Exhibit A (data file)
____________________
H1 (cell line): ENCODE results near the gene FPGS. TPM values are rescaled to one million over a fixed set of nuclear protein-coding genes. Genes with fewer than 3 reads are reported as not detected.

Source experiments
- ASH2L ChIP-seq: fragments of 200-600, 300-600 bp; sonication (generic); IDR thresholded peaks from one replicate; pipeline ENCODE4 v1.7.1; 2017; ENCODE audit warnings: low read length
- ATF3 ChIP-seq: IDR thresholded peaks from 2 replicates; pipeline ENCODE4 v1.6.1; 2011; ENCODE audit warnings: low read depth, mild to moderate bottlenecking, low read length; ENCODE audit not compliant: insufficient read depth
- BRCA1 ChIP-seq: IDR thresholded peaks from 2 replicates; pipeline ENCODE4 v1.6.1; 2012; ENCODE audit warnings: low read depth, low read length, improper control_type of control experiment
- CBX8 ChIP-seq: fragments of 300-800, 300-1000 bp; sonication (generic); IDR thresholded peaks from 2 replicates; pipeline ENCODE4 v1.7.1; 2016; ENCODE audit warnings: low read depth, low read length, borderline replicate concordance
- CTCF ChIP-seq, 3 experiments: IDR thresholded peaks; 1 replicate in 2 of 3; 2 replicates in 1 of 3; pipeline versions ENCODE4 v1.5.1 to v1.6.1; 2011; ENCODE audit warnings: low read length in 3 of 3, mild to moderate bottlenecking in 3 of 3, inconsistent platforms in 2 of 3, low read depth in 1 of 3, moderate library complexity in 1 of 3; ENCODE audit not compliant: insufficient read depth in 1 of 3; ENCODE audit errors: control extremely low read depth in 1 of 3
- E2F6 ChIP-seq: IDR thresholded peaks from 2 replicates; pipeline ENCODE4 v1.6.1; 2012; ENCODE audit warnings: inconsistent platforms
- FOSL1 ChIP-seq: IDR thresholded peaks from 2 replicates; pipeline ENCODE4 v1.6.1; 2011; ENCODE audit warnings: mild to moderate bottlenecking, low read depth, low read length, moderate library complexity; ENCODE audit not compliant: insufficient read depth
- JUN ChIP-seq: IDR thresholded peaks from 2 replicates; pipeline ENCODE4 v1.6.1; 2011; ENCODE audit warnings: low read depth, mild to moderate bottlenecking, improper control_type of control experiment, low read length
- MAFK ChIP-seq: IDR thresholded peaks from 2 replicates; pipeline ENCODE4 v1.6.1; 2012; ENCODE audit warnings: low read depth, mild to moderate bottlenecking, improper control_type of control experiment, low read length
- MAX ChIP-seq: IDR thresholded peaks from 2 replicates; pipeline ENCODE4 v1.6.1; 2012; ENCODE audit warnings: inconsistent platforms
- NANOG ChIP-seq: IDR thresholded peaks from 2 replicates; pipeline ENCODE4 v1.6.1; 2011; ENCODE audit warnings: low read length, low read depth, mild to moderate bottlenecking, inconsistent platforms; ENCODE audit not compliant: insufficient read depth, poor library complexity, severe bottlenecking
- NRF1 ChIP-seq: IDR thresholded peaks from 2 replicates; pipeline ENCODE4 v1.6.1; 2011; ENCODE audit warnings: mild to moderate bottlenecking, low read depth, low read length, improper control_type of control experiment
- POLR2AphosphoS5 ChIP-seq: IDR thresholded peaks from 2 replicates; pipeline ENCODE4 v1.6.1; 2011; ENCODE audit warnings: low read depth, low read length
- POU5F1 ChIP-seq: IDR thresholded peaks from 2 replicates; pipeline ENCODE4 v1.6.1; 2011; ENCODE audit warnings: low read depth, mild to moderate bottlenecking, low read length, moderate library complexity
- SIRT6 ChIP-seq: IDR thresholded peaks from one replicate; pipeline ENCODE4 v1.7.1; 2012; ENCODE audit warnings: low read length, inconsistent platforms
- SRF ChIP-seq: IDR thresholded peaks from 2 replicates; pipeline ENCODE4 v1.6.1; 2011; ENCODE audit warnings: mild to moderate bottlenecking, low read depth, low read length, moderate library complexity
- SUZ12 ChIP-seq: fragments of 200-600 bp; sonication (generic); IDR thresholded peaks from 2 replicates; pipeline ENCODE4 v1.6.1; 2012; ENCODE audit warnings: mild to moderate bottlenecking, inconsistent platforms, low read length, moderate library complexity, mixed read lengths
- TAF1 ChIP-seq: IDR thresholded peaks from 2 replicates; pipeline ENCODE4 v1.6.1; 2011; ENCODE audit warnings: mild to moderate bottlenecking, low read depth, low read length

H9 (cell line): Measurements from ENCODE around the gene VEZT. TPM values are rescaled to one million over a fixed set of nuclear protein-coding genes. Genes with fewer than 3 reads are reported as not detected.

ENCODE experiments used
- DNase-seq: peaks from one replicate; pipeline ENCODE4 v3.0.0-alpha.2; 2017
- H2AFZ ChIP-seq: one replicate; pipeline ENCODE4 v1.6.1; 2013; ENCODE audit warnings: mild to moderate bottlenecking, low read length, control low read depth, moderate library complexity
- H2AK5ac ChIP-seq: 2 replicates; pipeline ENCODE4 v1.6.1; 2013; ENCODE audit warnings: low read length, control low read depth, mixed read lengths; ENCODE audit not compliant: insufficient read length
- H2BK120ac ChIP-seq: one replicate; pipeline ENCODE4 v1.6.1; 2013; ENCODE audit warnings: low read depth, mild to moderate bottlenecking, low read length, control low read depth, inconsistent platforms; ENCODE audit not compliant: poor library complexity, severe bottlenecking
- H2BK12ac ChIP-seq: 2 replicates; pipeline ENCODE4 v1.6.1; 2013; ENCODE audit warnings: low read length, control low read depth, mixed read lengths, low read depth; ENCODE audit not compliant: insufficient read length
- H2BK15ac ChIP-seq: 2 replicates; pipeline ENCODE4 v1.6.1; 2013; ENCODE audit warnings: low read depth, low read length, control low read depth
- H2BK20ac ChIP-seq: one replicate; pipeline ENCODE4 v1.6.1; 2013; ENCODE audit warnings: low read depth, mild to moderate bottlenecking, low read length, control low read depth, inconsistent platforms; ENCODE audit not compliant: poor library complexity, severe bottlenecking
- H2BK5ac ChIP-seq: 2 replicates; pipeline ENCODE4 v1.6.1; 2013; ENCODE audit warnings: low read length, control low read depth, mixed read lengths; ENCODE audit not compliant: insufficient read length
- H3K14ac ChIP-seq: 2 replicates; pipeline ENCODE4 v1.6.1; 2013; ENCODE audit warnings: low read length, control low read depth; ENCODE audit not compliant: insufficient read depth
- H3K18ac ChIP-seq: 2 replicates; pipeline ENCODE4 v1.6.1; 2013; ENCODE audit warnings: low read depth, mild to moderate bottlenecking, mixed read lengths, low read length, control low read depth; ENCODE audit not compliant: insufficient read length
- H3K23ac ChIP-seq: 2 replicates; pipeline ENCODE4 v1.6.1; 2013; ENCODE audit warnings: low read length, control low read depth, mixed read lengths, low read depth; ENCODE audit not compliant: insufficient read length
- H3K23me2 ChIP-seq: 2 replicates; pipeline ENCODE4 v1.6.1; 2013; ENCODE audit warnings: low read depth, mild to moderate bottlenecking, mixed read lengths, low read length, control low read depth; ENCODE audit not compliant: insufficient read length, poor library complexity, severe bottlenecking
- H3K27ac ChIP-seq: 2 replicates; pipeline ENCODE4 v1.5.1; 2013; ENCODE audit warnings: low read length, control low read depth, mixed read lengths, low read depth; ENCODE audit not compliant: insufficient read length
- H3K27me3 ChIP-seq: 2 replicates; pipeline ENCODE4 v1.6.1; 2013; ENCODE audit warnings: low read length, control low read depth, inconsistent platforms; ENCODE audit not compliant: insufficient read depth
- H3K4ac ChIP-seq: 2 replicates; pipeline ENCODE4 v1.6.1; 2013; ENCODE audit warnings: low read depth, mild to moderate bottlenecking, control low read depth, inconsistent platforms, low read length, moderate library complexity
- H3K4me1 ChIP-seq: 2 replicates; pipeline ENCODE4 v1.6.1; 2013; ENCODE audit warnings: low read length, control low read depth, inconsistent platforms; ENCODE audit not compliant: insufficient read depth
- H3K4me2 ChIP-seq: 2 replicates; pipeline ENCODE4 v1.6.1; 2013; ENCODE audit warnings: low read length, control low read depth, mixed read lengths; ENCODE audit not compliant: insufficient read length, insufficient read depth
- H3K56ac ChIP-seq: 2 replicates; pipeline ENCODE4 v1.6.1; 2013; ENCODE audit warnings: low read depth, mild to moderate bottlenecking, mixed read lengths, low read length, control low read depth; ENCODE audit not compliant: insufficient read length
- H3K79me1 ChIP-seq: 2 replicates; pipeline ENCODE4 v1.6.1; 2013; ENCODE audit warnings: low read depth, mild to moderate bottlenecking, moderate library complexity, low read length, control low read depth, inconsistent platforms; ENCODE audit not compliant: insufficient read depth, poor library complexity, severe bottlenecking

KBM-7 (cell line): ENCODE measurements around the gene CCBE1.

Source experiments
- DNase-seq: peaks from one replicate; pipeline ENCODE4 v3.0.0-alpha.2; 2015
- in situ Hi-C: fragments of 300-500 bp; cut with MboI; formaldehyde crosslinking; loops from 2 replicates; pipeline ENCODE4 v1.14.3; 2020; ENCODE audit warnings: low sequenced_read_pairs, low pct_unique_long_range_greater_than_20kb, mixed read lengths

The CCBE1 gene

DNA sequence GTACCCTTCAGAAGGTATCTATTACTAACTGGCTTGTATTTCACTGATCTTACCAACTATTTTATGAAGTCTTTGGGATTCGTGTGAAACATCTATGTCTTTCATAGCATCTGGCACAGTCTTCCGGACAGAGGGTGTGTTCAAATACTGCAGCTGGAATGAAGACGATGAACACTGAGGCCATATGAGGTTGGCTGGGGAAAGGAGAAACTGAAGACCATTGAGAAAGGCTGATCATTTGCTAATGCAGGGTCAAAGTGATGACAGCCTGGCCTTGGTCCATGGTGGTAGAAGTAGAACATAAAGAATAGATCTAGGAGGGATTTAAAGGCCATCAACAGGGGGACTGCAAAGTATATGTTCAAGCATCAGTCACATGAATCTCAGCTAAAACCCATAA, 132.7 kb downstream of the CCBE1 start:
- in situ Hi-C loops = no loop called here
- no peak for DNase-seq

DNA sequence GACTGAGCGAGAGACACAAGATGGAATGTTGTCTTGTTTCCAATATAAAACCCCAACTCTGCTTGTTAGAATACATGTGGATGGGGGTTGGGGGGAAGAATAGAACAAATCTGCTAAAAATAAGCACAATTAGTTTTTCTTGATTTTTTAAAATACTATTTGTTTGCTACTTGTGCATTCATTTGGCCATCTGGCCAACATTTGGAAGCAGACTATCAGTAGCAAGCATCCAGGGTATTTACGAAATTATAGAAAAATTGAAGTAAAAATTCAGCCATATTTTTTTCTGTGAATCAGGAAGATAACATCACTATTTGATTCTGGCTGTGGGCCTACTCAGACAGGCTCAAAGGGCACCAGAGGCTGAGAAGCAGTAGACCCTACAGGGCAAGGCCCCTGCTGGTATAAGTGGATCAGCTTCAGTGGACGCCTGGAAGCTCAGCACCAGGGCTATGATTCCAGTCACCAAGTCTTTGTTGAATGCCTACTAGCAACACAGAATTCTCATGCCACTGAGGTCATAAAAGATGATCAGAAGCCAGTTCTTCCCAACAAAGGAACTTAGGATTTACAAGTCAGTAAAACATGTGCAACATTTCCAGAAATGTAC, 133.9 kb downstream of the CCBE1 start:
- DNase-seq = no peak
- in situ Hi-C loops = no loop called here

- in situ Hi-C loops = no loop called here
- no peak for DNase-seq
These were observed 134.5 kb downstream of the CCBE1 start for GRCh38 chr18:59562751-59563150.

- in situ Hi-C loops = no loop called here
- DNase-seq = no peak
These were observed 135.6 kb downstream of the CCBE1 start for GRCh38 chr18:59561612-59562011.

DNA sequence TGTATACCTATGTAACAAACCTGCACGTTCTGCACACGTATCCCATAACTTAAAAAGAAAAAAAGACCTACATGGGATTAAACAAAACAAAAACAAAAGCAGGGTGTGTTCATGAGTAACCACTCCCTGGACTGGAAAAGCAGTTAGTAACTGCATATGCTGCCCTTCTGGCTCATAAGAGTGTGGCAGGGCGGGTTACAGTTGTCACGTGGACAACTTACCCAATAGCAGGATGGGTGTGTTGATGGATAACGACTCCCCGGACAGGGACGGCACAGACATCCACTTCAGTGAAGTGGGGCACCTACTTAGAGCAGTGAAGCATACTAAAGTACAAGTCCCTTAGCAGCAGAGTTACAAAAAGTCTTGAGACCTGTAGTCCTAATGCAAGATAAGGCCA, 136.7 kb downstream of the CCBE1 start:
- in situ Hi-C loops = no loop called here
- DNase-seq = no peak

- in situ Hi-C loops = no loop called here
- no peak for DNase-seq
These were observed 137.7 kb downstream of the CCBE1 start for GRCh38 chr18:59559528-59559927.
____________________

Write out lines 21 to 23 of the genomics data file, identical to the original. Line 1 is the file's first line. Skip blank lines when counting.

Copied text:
H9 (cell line): Measurements from ENCODE around the gene VEZT. TPM values are rescaled to one million over a fixed set of nuclear protein-coding genes. Genes with fewer than 3 reads are reported as not detected.

ENCODE experiments used
- DNase-seq: peaks from one replicate; pipeline ENCODE4 v3.0.0-alpha.2; 2017